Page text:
Exhibit at MOCA Also Features a Video Game; Museum's Atrium Is a Cathedral; but Is Science Now Object of Worship?

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Byline: Charlie Patton

The first time Ian Bogost saw the Haskell Atrium Gallery at the Museum of Contemporary Art Jacksonville, the 40-foot high space struck him as a "minimalist, modernist cathedral."

So he has turned it into a cathedral, one in which the visitor climbs 13 steps to a 10-foot-high "altar," featuring a pedestal on which rests a gleaming object of modern worship: an iPad.

The visitor is then invited to play a new app, a video game Bogost has created called "Simony."

There's a double meaning to that name. The game resembles "Simon," an electronic game of memory skill that was very popular in the 1980s.

But Bogost also intends to invoke the practice of simony, the buying or selling of sacred or spiritual things, including sacraments, pardons and church offices. Named after Simon Magus, who appears in the Acts of the Apostles, simony is considered a sin but was fairly common in the medieval church.

An element of Bogost's game, which can be played at MOCA beginning Saturday, or can be downloaded on any iPad, is the purchasing of success. Players at MOCA will be able to swipe their credit cards to buy their way to the top of the leaderboard.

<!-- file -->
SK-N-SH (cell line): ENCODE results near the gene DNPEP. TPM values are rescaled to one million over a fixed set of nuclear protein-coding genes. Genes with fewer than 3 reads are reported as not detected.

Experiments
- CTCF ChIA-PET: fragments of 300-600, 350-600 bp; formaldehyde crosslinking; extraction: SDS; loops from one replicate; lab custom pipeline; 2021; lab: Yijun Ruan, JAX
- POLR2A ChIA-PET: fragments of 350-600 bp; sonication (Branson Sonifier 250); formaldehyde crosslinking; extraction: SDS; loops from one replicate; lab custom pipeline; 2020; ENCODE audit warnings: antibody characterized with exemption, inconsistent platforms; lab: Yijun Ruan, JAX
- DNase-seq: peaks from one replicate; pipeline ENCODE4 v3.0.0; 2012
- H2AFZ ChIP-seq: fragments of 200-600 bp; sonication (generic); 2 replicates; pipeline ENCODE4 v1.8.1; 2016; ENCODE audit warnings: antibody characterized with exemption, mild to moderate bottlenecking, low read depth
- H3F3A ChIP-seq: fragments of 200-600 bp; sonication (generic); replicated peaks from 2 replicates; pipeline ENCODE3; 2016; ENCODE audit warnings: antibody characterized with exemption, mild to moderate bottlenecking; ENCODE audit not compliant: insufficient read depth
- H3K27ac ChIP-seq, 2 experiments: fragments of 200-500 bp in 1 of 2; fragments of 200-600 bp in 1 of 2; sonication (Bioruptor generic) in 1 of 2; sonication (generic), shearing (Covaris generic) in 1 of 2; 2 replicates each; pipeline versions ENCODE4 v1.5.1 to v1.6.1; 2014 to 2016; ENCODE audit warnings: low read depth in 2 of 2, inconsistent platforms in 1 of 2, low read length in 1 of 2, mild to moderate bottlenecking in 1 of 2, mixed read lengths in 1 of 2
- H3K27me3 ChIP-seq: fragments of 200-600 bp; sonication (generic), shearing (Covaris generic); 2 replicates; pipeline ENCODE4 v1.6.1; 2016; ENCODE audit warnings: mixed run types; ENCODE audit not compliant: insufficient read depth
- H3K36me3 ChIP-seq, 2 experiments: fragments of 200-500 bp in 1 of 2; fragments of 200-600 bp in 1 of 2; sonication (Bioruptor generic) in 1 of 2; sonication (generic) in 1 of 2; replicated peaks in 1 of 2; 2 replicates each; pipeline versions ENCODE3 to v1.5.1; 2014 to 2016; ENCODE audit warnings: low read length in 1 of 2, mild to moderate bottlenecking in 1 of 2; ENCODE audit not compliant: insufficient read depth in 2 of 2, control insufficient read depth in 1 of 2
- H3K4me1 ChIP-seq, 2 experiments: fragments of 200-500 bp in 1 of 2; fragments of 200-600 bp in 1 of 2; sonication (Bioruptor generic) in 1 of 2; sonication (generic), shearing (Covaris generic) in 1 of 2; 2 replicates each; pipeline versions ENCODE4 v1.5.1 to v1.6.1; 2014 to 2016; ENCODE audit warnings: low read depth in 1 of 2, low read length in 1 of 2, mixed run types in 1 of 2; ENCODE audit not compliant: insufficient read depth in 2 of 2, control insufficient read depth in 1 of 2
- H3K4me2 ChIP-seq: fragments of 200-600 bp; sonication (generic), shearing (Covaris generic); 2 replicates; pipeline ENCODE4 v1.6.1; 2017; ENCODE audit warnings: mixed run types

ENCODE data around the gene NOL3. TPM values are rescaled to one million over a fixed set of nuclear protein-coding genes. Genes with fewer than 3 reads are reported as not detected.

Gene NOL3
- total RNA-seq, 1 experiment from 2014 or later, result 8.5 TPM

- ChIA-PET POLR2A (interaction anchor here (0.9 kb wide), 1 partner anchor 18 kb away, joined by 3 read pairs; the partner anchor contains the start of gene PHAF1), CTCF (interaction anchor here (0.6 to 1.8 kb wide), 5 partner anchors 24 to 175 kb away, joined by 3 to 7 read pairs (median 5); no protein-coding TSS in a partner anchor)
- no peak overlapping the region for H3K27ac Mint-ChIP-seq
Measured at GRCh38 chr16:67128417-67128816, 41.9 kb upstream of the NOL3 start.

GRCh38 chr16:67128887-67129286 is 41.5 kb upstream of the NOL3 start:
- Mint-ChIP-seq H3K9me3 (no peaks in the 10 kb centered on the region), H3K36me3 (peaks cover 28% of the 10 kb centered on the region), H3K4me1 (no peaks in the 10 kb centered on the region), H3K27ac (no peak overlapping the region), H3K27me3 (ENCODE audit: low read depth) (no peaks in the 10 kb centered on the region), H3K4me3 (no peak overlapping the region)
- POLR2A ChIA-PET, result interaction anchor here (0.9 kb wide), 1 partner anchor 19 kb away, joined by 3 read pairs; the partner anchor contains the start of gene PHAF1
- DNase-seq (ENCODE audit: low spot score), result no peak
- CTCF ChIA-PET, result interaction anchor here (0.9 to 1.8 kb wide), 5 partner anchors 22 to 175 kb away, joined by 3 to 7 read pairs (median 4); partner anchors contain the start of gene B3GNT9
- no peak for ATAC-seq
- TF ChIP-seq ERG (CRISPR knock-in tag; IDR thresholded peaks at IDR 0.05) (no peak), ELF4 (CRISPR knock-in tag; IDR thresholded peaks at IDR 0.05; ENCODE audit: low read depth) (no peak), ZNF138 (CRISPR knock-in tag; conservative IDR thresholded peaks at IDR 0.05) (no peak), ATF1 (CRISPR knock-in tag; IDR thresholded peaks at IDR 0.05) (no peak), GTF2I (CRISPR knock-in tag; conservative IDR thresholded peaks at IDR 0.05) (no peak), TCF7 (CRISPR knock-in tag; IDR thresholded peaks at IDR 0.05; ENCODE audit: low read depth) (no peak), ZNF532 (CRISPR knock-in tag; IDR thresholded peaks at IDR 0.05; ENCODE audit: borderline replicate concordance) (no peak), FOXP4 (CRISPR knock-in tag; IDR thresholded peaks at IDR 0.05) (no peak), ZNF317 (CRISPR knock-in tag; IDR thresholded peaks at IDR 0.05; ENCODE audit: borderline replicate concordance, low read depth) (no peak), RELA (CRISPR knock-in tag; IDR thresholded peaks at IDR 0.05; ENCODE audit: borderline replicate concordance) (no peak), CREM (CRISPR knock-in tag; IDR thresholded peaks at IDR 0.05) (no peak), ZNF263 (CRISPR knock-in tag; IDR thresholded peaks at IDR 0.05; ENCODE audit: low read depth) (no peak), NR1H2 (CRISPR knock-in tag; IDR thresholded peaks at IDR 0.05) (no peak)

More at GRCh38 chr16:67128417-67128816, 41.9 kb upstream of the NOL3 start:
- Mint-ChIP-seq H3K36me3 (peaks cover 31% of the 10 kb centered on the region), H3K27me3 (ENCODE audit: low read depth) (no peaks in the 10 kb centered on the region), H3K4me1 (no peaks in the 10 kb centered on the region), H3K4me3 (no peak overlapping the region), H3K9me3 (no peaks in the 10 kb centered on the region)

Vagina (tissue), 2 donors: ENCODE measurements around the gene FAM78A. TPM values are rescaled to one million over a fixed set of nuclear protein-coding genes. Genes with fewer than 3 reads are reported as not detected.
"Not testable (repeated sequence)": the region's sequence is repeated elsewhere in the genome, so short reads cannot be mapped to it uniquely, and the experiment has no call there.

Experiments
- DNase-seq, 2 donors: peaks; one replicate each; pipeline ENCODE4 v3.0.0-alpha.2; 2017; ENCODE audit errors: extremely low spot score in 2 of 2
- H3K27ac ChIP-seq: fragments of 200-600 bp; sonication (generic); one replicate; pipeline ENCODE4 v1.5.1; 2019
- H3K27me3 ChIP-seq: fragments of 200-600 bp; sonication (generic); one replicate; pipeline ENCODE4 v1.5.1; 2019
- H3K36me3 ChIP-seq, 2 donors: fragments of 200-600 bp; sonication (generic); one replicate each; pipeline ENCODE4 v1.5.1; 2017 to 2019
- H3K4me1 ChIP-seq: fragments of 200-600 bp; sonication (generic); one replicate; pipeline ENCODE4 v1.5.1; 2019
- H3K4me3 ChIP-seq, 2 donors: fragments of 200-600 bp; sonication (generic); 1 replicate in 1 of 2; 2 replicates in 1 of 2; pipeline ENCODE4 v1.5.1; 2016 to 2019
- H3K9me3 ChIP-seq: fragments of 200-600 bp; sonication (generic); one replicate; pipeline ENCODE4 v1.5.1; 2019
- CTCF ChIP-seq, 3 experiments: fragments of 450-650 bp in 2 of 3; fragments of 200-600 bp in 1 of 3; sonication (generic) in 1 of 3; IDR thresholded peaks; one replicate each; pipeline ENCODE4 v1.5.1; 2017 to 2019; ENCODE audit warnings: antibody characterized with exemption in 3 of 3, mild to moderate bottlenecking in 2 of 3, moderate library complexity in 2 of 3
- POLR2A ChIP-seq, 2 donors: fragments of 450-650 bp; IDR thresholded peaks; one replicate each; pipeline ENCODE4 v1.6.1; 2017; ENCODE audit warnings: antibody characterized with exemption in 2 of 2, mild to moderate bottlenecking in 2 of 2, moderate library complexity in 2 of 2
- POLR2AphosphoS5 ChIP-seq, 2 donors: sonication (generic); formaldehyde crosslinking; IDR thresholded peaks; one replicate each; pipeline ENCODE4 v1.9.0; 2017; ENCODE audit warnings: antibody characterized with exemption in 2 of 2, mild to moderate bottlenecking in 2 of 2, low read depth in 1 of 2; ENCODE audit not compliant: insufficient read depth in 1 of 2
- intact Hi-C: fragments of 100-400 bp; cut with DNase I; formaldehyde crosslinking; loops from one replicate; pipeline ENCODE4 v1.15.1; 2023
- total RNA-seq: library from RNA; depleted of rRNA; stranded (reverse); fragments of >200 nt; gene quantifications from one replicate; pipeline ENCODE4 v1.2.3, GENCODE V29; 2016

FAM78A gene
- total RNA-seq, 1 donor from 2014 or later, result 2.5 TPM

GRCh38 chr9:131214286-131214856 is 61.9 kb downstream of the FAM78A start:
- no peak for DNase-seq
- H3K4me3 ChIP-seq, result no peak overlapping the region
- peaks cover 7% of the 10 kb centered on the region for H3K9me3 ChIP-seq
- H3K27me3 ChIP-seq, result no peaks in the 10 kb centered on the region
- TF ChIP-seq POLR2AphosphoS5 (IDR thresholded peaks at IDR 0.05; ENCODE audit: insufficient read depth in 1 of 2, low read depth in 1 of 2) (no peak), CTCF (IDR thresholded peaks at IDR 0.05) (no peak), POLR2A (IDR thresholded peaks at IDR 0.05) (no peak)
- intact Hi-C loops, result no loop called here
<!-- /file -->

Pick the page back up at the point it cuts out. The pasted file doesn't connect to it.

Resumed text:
And there will be a leaderboard, projected on the back wall of the gallery and made to resemble a stained glass window. Below it, also projected onto the wall, will be an abstracted image of the game being played.

As all this is happening, lutes and chants will play on a sound system, enhancing the impression of a medieval cathedral.

As "Simony," with its mix of modern and medieval, shows, Bogost is drawn to ambiguity and paradox.

At the Georgia Institute of Technology (Georgia Tech) he holds a chair in media studies and is a professor of interactive computing. A scholar of game design and theory, he has created a number of games and is a founding partner in Persuasive Games LLC. …


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